Frequently Asked Questions

How much of the oil produced in the United States is consumed in the United States?

The U.S. Energy Information Administration (EIA) cannot determine the exact amount of crude oil produced in the United States that is consumed in the United States. However, most of the crude oil produced in the United States is refined in U.S. refineries to make petroleum products. The United States exports small volumes of domestically produced crude oil, most of it to Canada, some of which may actually return to the United States as refined products. Since early 2011, the United States has been a net exporter (exports were greater than imports) of noncrude oil petroleum liquids and refined petroleum products. EIA is unable to track how much the exported petroleum products were made from domestically produced crude oil.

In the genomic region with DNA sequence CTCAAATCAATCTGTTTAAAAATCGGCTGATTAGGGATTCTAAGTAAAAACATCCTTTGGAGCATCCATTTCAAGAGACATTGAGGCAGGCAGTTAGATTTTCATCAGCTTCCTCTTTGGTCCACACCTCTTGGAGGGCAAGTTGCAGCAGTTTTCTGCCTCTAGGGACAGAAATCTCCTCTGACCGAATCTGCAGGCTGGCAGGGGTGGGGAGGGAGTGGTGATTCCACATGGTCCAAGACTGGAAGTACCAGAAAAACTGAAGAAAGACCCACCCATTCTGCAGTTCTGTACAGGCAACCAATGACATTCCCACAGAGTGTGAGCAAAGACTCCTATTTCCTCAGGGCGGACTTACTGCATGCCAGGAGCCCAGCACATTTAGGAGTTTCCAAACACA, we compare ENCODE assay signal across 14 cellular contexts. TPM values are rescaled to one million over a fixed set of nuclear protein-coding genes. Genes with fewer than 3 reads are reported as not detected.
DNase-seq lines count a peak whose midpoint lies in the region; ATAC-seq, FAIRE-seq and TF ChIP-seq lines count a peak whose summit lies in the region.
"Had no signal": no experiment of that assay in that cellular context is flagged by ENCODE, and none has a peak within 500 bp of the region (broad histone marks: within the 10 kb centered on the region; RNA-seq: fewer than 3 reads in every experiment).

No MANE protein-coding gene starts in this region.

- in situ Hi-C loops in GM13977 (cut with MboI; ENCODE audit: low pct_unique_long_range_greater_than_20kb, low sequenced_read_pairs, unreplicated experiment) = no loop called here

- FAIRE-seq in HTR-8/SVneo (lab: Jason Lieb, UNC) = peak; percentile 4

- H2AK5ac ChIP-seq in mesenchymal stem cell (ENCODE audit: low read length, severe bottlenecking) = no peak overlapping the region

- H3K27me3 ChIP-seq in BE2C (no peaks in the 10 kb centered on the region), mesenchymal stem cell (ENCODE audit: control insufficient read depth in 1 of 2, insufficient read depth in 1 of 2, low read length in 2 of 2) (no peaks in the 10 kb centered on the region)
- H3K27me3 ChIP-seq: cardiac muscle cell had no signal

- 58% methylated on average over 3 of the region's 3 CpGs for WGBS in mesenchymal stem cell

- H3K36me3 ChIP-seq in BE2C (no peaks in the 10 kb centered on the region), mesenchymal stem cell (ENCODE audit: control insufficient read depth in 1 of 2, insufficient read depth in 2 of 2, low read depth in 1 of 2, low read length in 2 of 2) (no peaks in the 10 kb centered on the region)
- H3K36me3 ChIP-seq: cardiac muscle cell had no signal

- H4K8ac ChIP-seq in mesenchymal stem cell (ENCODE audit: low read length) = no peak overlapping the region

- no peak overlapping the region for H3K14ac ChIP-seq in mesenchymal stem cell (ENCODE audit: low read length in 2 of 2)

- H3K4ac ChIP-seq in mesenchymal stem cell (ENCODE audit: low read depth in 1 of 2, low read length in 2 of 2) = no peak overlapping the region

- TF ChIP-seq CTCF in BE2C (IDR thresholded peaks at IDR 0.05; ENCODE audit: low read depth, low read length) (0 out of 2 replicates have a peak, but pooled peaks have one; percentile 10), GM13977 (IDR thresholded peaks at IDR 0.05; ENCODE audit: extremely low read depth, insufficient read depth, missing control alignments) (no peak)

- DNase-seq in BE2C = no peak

The United States also produces other liquids that are used in the crude oil refining process, or that are added to refined petroleum products, or that are used by the petrochemical industry and other consumers.

In 2016, the United States produced an average of about 8.9 million barrels of crude oil per day (MMbd), about 3.5 MMbd of hydrocarbon gas liquids (natural gas plant liquids and liquefied refinery gases), and about 1.1 MMbd of biofuels, for a total petroleum production of about 13.5 MMbd.

Total petroleum consumption averaged about 19.6 MMbd in 2016. The difference between petroleum production and consumption is mainly made up of net imports (imports minus exports) of petroleum, changes in petroleum inventories, and petroleum refinery processing gain.

Learn more:
How much oil is consumed in the United States?
Monthly Energy Review: Petroleum Overview (Table 3.1)
U.S. petroleum supply and disposition
Energy Explained: Oil Imports and Exports

Last updated: May 15, 2017


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